“For we fight not against flesh and blood but against principalities and powers, against spiritual wickedness in heavenly places. Put on the whole armor of God so that you may be able to stand in the evil day and having done all to stand.”
While talking recently with a person struggling with feelings of inadequacy, any advice I gave proved to be totally ineffective. Then a thought came to mind that turned out to be the key to opening the door to this person’s emotional prison.
“This feeling of inadequacy is exactly what Satan wants you to focus on. Of course we are inadequate; we are human beings and have limitations. In contrast, God wants us to focus on Him, to find our adequacy in Him, our acceptance in Him, our worth and joy in Him.
“Satan, however, wants us to focus on what we can’t do; he wants us to work for our worth and to seek for the elusive happiness of accomplishment. So, whose lead are you going to follow? Are you going to fall into devil’s trap, or sidestep it with God’s truth?”
Asking “What would Jesus do in this situation?” helps us think biblically. Adding the question, “What would Satan want me to do?” will bring even more biblical clarity. Paul refers to this in Ephesians 6 when he says, “Put on the whole armor of God so you will not fall in to the wiles of the devil.”
The devil is clever and does not want us thinking about his desires; he wants us to unknowingly mix our personal and cultural bias in with a bit of Scripture and do things that make us feel good–and please him. It is easy to fool ourselves into thinking that our preferences as Christians are the same as God’s. For instance, in our culture we have come to confuse busyness with being spiritual, having results with being blessed and talent and training with being spiritually mature.
When faced with an opportunity for more ministry, we need to think about what Jesus would do, and what Satan would have us do. Satan is happy when we are striving to push ahead in our own effort, keeping very busy “for the Lord”, wearing ourselves out for others. He is not happy when we spend time first in prayer and in the Word, seeking God’s direction, weighing our motives before Him, waiting for His timing–and then working hard with Him as He directs.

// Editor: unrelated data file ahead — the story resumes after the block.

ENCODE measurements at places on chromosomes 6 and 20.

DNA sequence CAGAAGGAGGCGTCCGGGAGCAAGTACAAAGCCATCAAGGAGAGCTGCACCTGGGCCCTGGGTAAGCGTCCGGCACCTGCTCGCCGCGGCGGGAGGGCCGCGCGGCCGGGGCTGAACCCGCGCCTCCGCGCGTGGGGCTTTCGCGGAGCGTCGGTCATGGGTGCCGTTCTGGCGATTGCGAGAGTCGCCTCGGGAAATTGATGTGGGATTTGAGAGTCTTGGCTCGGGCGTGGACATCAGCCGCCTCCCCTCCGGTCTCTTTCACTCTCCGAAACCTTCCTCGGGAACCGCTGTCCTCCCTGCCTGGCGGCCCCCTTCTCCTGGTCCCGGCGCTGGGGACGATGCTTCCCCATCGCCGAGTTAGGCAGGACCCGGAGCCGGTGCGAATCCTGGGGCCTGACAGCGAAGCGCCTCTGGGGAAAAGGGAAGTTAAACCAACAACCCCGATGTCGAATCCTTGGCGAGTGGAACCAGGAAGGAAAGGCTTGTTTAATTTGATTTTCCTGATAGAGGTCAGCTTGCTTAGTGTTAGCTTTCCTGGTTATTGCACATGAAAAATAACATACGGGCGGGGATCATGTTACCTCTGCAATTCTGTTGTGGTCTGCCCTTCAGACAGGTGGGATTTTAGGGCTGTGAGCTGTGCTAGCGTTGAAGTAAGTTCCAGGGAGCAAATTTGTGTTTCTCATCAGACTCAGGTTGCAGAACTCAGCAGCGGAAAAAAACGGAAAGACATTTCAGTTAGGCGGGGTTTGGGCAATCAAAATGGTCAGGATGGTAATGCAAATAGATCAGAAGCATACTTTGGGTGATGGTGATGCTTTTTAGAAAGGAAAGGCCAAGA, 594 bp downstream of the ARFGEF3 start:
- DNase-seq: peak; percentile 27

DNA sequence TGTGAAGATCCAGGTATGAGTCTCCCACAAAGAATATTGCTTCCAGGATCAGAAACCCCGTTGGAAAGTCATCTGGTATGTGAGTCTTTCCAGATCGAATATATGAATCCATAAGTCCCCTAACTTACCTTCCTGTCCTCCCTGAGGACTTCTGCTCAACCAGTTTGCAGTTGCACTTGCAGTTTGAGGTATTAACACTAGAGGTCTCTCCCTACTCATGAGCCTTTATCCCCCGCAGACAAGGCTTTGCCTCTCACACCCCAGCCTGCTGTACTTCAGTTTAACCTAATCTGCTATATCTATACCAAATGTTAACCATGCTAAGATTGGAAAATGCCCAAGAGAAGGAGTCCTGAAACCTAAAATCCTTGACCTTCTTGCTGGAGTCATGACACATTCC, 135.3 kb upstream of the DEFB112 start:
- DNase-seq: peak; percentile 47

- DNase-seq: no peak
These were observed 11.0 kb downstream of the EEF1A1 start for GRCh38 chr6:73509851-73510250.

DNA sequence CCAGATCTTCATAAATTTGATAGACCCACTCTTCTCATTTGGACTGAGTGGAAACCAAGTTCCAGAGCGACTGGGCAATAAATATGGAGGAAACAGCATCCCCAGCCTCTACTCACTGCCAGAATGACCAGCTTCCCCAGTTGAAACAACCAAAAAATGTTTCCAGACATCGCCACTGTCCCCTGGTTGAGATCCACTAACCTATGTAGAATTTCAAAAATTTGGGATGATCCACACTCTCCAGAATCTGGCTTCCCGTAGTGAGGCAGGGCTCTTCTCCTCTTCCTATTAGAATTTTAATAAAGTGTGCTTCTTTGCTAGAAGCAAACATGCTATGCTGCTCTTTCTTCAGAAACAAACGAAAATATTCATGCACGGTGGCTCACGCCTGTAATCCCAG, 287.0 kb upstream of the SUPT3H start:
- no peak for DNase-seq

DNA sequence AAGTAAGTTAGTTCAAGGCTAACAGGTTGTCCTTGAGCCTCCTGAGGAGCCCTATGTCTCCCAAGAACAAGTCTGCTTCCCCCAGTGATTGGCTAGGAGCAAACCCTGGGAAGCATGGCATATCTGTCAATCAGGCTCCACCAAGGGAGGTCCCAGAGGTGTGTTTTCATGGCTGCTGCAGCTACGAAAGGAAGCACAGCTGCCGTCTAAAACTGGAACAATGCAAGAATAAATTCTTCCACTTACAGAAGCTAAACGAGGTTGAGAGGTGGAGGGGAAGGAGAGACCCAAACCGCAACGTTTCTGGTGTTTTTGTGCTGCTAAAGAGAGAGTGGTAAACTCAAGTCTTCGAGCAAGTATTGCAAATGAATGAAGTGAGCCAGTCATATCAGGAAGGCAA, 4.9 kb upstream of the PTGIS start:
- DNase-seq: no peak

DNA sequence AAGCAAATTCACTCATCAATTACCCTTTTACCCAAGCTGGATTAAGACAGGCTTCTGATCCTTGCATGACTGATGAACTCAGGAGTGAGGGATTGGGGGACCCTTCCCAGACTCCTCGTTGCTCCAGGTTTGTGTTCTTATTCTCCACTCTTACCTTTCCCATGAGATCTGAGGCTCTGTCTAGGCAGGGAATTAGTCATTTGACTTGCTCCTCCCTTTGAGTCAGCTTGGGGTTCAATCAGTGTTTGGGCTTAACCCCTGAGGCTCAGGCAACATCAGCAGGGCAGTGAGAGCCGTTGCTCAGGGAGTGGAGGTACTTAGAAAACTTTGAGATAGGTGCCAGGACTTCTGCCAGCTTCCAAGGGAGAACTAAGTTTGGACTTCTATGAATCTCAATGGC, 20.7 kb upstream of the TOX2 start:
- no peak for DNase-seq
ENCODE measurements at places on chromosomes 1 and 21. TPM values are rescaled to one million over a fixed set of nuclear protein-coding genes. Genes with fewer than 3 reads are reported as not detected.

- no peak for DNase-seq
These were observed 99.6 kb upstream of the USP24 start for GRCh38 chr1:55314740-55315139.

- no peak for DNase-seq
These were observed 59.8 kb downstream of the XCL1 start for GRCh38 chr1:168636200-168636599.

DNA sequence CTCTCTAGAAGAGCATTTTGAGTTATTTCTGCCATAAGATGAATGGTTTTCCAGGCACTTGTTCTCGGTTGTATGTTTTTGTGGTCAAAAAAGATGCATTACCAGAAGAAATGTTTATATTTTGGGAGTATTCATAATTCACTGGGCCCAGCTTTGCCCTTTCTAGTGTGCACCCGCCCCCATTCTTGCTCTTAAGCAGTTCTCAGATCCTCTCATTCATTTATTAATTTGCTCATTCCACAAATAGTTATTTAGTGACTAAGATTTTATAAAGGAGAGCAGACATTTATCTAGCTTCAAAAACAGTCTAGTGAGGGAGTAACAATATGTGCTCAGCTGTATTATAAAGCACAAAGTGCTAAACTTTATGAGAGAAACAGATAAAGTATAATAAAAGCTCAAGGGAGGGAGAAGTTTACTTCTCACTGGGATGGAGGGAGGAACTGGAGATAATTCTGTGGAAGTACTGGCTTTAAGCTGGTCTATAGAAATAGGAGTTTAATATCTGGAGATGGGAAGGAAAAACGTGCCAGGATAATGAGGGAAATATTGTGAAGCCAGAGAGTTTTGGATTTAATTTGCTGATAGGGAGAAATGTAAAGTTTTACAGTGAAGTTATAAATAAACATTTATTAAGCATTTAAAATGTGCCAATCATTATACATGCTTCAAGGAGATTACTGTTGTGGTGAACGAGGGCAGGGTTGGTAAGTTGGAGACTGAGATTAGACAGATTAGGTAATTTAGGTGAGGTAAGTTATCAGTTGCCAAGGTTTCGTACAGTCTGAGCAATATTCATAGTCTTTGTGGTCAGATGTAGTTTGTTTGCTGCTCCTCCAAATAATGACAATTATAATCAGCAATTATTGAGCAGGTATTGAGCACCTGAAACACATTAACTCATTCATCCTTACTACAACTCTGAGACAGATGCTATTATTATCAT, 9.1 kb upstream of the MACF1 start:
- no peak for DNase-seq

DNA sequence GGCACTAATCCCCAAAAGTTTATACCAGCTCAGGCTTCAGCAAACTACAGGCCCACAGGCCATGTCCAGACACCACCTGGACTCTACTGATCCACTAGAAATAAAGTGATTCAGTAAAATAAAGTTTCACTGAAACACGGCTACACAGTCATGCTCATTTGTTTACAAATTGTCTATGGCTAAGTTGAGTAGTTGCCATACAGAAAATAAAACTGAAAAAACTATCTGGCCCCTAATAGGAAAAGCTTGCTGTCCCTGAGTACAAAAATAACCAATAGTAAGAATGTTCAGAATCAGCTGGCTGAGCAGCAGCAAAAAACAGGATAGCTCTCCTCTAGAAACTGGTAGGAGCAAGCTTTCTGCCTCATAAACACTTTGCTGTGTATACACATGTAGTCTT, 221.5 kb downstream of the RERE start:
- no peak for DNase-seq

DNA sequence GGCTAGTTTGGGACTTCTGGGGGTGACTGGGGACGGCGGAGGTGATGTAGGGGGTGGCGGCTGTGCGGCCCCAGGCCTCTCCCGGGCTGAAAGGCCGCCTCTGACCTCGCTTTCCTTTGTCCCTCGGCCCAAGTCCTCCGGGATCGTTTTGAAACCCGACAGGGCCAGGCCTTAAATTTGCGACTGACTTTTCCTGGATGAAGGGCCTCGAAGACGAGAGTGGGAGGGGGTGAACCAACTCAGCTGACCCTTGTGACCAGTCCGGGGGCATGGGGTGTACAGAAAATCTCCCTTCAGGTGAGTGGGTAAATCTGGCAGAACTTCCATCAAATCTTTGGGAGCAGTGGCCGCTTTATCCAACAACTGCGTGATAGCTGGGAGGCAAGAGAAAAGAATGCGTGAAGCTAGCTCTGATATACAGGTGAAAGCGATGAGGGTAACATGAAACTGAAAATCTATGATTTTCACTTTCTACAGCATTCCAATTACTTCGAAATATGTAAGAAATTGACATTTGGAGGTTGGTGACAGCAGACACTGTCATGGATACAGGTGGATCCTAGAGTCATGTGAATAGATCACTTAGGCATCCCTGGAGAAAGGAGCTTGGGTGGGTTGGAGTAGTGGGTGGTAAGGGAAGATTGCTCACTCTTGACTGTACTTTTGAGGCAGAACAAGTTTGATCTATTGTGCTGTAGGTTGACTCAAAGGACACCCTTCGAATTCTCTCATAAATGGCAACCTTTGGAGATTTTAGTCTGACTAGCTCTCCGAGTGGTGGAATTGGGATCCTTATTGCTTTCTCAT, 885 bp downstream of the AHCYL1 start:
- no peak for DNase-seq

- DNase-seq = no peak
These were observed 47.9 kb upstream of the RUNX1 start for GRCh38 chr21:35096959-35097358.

As a concrete example of this concept, here in the Middle East we have often had opportunities to help believers financially. “Of course Jesus would have us give to them!” we thought.
Yet as we look back now, it is clear how in the early years of ministry, channeling funds to seemingly desperate needs produced far more bitter and dependent believers than anything else. Our help was toxic, not a tonic.
We have to admit that our estimation of what Jesus wanted was not fully correct. Yes, it made us feel good to help and we got the believers out of binds, but also often prevented them from learning the lessons God had for them.
Later, when God had gotten our attention and made clear that we should step back from such rescuing attempts and let Him teach important lessons of character, believers matured and grew in new ways. There are times to help, but wisely, in cooperation with God, not with Satan’s feel-good solutions.
Prayer: “Lord, as we seek your will in situations, remind us to search Scripture, asking the question, “What would Jesus do?” and also add the question, ‘What would Satan want me to do?’ Guide us in cooperating with you in your intentions not with the devil. Amen.”